An Eagle Eye on Mining Threat: Citizen Science Bald Eagle Nest Monitoring team call to action to protect Hygiene Bald Eagles

Dear Robert and Justin,

Our citizen science bald eagle nest monitoring team has recorded three observation sessions during the past week at the Hygiene Road nest (July 21, 24, and 26). In previous emails, I have emphasized the importance of prairie dog colonies adjacent to all of 14 nests in the Front Range that we have studied. The Hygiene nest is no different. The fields generally north, north east, and perhaps northwest of the nest are important foraging resources to the Hygiene bald eagles, and this is well demonstrated by their behavior in our observation sessions just this week.
These recent observations are simply examples that show the importance of these foraging fields and the adjacent prairie dog colony in a time period that many researchers consider to be one of the most critical in the development of young eaglets.
In terms of time budgets
 
July 21-Adult male 31% of observation time, ~0.25 miles north, northeast of nest foraging. Fledgling 1, 10% of time at same position (153 total observation minutes)
July 24-Fledgling 1, 18% of observation time, 0.2 miles NE of nest foraging; Fledgling 2, 13% same position (120 total observation minutes)
July 26-Fledgling 1, 53% of observation time, 0.2 miles NE of nest foraging; Fledgling 2, 10% of time at nearby positions and caught live prairie dog (90 total observation minutes).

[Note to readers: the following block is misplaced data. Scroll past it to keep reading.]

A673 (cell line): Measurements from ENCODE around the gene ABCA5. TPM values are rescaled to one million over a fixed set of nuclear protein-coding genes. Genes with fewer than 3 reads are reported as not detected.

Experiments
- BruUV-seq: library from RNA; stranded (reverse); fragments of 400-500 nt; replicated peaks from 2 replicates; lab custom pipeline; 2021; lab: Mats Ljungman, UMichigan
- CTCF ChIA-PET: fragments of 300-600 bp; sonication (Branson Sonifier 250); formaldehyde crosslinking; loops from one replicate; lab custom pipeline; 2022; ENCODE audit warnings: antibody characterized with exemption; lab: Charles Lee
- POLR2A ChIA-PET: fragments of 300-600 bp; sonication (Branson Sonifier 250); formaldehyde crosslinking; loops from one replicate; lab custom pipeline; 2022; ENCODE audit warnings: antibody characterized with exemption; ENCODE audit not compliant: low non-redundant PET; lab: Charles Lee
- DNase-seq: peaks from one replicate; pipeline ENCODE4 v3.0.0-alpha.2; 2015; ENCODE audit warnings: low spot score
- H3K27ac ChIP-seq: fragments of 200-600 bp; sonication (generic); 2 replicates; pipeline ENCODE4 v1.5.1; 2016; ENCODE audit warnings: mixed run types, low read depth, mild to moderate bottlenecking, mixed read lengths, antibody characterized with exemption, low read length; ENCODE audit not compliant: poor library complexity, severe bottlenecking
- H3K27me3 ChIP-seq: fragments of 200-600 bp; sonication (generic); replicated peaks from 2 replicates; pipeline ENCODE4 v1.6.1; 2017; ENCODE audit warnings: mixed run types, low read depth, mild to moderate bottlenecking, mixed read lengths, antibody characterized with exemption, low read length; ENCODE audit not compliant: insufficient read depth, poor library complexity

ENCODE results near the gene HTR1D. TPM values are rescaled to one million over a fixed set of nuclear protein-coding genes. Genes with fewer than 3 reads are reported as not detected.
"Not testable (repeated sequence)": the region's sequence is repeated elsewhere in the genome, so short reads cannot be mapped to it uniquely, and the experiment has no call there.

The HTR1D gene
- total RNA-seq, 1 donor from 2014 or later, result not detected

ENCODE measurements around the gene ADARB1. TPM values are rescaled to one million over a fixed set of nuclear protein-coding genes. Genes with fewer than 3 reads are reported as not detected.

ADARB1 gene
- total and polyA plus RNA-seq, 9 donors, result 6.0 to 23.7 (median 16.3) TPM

Finally, contrary to current misconceptions, nesting and other Bald Eagles in this part of the Front Range commonly capture live prairie dogs. The attached photo shows one of the Hygiene nest fledglings on July 26th, 2017, just after capture of a small prairie dog during foraging about 0.2 miles NE of nest (my apologies for the atmospheric distortion during yesterday’s conditions).
This photo and the above documentation are being utilized here just to give examples of the importance of these foraging fields and prairie dog colonies, where gravel mining is being considered. In the fledgling phase, prior to dispersal, the young eaglets are notoriously inept hunters, and depend on most of their food to be provided by the adults.  The opportunity for the fledglings to stalk and actually catch their own prey—as shown in the attached photo—is important, so I encourage all parties to make sure this planning is done right, so that this important foraging resource area isn’t displaced. I believe it is critical in the sustainability of this nest.
Please see attached (also note prairie dog in background for scale):
Sincerely,
Dana Bove

Citizen Science Coordinator of “Front Range Offseason Bald Eagle Nesting Studies”fledgling-with-PD-catch_U8A2902

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